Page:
GLENWOOD SPRINGS — Friends and family of Bob Willey confirmed on Thursday that the local running and theater icon had died early that morning. He was 66.
Willey, whose name became synonymous with the annual Strawberry Shortcut 10K and 5K race during the 37 years it’s been taking place, died in his sleep in Thursday’s early morning hours at Heritage Park Care Center in Carbondale. The longtime Glenwood Springs resident had been there since June following a severe stroke he suffered in late May and his diagnosis of lung cancer in April.
“I think the thing that I’ll remember is his positive attitude and the love that he had for everyone,” said Abbey Walters, who helped put together the Willey Coyote 5K fundraiser run that took place July 20 in West Glenwood. “He left this Earth with a lot of love and peace. He taught us all a lot.”
News spread quickly through the Roaring Fork Valley and beyond Thursday through social-media outlets.
“My father passed away shortly after midnight..... I would like to express my deepest gratitude to the outpouring of love & support from family and friends and community over the past couple of months,” Willey’s oldest daughter, Betsy Willey, said on a Facebook post.
She then moved to speaking of her father: “I am also grateful for every special memory that will keep you alive in our hearts long after today .... I love you daddy, may Angels lead you in ......”
Willey was a counselor and a performing arts instructor in the Roaring Fork School District during a teaching career that spanned more than three decades. He was a staple in numerous community theater productions, and also ran in 35 of the 37 Strawberry Shortcuts that have been held.
More recently, he was part of a production put on annually by the Frontier Historical Society during Halloween Walks in October. Willey played a gravedigger.
He missed competing in the Strawberry Shortcut this year, but still attended as an honorary starter for the race less than a month removed from a stroke that left him dependent on a wheelchair for mobility.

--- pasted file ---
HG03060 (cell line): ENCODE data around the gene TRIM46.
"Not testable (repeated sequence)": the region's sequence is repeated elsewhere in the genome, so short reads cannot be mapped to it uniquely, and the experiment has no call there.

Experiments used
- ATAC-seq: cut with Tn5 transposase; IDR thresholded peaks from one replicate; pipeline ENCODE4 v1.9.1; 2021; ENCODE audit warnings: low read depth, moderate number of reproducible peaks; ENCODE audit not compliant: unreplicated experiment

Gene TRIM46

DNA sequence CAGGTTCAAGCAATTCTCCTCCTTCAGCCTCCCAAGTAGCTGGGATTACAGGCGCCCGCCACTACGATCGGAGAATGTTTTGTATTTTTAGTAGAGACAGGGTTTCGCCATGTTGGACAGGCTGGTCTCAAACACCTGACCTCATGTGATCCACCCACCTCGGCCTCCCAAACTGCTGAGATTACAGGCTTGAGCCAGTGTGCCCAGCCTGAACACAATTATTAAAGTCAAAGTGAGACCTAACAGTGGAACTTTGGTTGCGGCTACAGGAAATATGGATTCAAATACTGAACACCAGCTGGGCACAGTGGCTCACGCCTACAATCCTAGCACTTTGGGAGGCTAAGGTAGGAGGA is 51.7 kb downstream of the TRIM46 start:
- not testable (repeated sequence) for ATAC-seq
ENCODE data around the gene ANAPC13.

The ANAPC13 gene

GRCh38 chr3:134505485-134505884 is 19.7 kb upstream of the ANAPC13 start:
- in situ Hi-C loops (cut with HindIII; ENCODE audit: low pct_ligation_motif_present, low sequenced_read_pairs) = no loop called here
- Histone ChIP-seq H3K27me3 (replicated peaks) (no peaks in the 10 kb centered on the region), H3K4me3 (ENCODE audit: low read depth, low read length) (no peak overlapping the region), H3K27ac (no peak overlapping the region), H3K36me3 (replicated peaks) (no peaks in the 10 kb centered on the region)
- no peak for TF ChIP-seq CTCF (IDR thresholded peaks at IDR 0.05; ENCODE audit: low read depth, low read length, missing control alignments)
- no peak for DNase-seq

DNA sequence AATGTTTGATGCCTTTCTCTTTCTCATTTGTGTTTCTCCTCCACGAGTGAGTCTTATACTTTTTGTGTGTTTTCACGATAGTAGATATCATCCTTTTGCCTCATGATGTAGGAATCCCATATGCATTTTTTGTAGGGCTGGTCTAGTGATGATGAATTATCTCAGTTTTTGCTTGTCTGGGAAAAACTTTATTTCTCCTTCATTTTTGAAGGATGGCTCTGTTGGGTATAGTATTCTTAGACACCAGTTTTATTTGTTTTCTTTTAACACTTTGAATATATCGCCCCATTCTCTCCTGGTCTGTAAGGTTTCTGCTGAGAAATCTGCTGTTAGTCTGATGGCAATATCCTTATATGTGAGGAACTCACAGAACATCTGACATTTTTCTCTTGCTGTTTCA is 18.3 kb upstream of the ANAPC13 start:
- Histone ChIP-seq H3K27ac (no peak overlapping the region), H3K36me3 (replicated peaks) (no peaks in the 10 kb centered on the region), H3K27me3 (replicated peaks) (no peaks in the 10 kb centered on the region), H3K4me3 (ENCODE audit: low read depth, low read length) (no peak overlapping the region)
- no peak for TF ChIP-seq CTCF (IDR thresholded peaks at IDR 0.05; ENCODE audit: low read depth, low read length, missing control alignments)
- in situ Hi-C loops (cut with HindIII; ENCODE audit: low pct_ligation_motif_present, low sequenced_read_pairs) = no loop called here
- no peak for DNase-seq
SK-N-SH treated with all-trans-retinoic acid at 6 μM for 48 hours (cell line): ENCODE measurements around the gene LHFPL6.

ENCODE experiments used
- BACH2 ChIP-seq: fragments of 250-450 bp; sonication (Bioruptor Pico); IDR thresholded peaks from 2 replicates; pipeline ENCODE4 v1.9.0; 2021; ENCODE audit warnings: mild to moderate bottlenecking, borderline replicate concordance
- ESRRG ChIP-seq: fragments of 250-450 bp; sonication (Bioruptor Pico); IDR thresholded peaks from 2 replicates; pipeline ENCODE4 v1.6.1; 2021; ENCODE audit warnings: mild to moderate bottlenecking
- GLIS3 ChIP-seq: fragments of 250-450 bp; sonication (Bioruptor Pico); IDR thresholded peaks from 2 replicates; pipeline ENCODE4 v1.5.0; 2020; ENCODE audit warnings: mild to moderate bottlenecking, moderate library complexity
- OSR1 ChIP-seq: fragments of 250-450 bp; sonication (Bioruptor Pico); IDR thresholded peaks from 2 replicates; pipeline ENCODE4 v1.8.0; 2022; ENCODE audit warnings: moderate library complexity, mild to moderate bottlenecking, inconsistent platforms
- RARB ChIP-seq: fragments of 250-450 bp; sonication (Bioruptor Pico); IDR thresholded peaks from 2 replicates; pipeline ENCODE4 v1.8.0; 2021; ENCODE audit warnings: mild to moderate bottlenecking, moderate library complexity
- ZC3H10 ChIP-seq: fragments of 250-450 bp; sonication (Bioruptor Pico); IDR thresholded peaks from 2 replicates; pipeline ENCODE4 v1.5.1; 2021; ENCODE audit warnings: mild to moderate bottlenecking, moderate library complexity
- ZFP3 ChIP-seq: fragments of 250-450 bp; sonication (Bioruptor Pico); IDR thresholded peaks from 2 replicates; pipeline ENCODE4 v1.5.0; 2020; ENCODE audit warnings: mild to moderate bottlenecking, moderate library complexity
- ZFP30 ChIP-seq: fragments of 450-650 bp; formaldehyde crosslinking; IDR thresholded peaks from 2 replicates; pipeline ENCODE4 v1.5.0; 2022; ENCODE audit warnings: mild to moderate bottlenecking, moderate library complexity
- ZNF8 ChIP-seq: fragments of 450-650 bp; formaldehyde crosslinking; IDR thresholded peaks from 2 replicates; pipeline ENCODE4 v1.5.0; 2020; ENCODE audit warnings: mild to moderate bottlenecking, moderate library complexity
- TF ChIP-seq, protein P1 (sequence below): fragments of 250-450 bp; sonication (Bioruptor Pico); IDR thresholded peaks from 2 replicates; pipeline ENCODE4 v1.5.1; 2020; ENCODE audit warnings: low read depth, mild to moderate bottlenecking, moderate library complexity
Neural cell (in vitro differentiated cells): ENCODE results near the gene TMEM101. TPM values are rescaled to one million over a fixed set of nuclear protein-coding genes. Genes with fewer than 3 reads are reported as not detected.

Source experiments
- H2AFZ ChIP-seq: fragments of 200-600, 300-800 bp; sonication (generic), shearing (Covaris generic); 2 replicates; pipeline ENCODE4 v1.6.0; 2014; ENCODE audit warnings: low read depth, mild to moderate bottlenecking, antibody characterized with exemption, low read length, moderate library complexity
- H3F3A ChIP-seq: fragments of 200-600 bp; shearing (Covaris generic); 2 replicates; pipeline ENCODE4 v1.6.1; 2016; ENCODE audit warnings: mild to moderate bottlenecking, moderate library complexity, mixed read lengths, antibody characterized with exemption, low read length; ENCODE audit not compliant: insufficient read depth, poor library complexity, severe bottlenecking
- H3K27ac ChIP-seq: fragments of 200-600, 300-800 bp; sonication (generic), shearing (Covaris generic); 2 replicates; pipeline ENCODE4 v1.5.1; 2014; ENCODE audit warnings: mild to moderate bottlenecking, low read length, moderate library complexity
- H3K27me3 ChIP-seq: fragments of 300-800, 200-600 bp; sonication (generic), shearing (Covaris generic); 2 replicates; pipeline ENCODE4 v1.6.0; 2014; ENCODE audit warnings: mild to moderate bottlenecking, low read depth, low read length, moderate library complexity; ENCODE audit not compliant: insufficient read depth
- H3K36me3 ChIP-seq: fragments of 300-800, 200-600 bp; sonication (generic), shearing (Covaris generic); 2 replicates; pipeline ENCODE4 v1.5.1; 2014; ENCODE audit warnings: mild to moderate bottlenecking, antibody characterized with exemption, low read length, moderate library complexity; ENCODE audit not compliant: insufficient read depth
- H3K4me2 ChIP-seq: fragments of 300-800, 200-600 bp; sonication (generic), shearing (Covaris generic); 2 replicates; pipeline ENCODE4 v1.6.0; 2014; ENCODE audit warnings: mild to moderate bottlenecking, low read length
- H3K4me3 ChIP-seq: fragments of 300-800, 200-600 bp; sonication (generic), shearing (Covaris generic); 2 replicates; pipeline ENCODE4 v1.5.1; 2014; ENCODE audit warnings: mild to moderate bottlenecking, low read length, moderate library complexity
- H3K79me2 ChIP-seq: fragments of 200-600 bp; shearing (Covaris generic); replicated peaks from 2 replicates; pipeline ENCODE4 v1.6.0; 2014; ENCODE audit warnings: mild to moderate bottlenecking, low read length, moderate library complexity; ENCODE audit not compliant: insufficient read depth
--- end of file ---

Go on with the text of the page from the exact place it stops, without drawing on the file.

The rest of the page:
Willey kept a personal scrapbook full of newspaper clippings and results from the Shortcut from its inception. It also contains numbers on the total turnout of the race all the way back from its start in 1978.
“For him and Paul Driskill, the Shortcut was their main thing,” longtime Glenwood Springs resident Mike Vidakovich said.
Driskill, another local running icon who passed away in December 2010, said in 2008 that he had run 27 Shortcut races.
Prior to the stroke in May, Willey had an annual goal to run 1,200 miles per year. The route he ran was consistent for three decades, going up Mitchell Creek Road in West Glenwood and back to his home. That route wound up being the inspiration for the Willey Coyote 5K that began and ended at Glenwood Springs Middle School. It served as an impromptu fundraiser to aid in paying for Willey’s care at Heritage Park and his overall medical care.
The race was a huge success. It drew 270 registered runners, with only 80 of them preregistering prior to race day through Independence Run and Hike in Carbondale.
Vidakovich said that Willey retired from teaching at one point, but returned to the classroom to take a remedial teaching job after just six months of retirement. Willey also, for years, actively coached a slowpitch softball team affiliated with the Glenwood Springs Recreation Department.
“In my lifetime, I don’t think I’ve ever come across anyone who had lived such a full life and loved being around people as much as Bob did,” Vidakovich said. “It didn’t matter if it was at a race or on the softball field. He would light up a room he was in with his smile, and he always enjoyed doing as much as he possibly could.”
Willey is survived my his wife, Michele, and daughters Cassidy and Betsy.
Post Independent reporter John Stroud contributed to this article.